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Media: What The New Yorker's Parent/Reporter Should Write About Next

 Yau Hoong Tang FlickrThe New Yorker's Rebecca Mead weighed in on the Common Core standardized testing debate with a blog post claiming that poor parents were also opposed to the testing and wanted to opt out while at the same time lamenting the fact that so many New York City parents send their kids to private schools.  If there were more wealthy parents in the public system, there would be more protest, according to Mead. 

I'm not sure those two arguments really go together, and I'm not sure it's particularly useful to have the New Yorker assign a writer who's a parent at a school deeply involved in opting out be the one to communicate to the larger world about the complicated issue of testing and accountability.  

Or at least ask her to write about more challenging topics like Elizabeth Warren's denunciation of housing-based school assignments that benefit the relatively well-off. (Ditto Ravitch, ditto Strauss, ditto Simon.)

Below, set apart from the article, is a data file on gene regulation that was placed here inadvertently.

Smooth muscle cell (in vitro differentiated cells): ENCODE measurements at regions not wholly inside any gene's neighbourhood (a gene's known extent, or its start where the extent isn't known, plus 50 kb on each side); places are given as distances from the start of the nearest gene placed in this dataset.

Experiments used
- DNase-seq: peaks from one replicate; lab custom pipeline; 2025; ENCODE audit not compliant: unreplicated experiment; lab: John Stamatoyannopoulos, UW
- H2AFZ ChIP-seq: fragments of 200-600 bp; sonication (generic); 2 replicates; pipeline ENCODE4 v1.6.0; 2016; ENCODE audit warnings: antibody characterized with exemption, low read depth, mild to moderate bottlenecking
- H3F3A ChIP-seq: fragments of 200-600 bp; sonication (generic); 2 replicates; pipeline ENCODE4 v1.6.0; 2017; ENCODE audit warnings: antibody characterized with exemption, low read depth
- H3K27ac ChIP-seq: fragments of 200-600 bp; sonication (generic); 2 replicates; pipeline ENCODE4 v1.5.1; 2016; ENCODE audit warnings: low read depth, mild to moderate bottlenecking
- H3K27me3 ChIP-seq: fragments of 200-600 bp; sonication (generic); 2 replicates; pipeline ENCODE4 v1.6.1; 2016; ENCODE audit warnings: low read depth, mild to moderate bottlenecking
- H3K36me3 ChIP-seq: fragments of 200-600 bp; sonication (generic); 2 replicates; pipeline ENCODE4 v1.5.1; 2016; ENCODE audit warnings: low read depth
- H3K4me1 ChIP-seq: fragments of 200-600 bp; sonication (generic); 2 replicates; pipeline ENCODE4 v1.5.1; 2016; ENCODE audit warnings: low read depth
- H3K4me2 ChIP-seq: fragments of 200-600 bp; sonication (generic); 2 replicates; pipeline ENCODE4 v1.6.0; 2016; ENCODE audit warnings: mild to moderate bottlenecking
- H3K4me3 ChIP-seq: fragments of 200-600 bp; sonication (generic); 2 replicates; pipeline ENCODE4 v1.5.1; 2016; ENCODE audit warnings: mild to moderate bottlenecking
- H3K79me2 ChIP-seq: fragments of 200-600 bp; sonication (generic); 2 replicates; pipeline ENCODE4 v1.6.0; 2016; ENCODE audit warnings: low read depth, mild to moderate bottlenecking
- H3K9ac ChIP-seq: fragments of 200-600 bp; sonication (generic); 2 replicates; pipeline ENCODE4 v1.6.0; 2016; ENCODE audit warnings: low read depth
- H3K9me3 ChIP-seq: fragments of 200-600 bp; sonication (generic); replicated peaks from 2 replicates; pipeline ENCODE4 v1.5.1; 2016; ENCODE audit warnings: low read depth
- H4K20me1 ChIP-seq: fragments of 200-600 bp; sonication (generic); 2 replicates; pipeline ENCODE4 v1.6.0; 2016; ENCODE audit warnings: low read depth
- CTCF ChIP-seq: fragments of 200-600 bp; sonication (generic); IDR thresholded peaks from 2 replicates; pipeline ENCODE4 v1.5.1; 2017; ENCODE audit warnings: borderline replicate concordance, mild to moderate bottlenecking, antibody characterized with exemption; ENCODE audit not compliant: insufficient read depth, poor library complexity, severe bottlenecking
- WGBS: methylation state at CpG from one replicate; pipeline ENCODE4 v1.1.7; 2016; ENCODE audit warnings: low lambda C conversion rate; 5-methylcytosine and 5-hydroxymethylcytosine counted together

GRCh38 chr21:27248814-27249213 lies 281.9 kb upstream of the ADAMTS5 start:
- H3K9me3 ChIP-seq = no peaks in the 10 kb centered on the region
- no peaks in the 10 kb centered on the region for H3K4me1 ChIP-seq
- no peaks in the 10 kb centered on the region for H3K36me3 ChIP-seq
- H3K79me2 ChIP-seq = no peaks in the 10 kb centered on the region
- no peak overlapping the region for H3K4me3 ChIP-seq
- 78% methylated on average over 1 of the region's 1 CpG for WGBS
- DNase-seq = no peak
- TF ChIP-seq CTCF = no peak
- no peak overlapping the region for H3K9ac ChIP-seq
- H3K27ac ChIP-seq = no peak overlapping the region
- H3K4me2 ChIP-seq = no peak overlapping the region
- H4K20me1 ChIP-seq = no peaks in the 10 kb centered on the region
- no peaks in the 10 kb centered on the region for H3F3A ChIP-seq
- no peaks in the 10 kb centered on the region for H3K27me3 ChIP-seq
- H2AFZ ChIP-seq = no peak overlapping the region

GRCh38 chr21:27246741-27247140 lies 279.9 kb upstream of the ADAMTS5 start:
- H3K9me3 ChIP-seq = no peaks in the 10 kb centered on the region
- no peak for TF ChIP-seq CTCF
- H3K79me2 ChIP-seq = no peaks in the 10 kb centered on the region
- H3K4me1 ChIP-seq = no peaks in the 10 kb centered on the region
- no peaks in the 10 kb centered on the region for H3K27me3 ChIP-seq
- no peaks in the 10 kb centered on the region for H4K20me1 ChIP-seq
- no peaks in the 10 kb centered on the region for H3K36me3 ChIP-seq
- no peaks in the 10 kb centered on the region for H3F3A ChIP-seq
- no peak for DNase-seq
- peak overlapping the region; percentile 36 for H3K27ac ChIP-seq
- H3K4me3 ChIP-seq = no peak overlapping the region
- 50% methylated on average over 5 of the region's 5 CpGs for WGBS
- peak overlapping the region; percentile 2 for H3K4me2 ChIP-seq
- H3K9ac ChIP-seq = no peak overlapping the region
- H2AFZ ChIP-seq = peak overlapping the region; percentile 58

But that's not really the point of this post.   

My real purpose is to persuade you to read this recent Slate article about racial preferences (in online dating and more generally), which points out among other things that discrimination isn't usually overt and explicit:

"Whites tend to help other whites without ever discriminating against or behaving cruelly toward blacks and other nonwhites... whites, like all people, will do more to help family, friends, and acquaintances than strangers will tend to entrench racial inequality, provided that white people choose to associate primarily with other whites." 

This is, to me, what gets too often lost in the critique of the school reform movement: the self-perpetuating problems of the system that precedes reform and remains largely in place despite all efforts to loosen its lock on privilege, money, and information.  

For every problem and flaw of the reform movement that can be highlighted -- and there's no shortage of these -- there are to my view five or ten deeper, more structural problems in the current system still dominated by neighborhood assignment, local property taxes, mis-distribution of teachers among schools, etc. 

One of the main issues that reform criticsm seems to ignore is what one recent Nation article dubbed the "unbearable whiteness" of the progressives who like to find fault with reform ideas and approaches.  And, as the Slate article notes, in-group preferences and privilege are a key dynamic that has to be addressed as much as anything else.  

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